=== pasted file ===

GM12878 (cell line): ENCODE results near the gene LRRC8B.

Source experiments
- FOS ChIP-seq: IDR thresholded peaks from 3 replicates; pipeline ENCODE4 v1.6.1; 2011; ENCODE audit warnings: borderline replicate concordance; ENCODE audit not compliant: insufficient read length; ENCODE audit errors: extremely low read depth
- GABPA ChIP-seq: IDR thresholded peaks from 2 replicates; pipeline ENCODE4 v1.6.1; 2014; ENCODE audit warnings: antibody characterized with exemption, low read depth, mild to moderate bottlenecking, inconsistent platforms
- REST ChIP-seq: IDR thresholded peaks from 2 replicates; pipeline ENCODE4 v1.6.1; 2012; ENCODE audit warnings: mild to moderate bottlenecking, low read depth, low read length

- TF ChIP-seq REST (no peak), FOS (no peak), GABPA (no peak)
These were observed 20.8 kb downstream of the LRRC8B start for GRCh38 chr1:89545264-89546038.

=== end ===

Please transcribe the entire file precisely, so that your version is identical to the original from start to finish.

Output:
GM12878 (cell line): ENCODE results near the gene LRRC8B.

Source experiments
- FOS ChIP-seq: IDR thresholded peaks from 3 replicates; pipeline ENCODE4 v1.6.1; 2011; ENCODE audit warnings: borderline replicate concordance; ENCODE audit not compliant: insufficient read length; ENCODE audit errors: extremely low read depth
- GABPA ChIP-seq: IDR thresholded peaks from 2 replicates; pipeline ENCODE4 v1.6.1; 2014; ENCODE audit warnings: antibody characterized with exemption, low read depth, mild to moderate bottlenecking, inconsistent platforms
- REST ChIP-seq: IDR thresholded peaks from 2 replicates; pipeline ENCODE4 v1.6.1; 2012; ENCODE audit warnings: mild to moderate bottlenecking, low read depth, low read length

- TF ChIP-seq REST (no peak), FOS (no peak), GABPA (no peak)
These were observed 20.8 kb downstream of the LRRC8B start for GRCh38 chr1:89545264-89546038.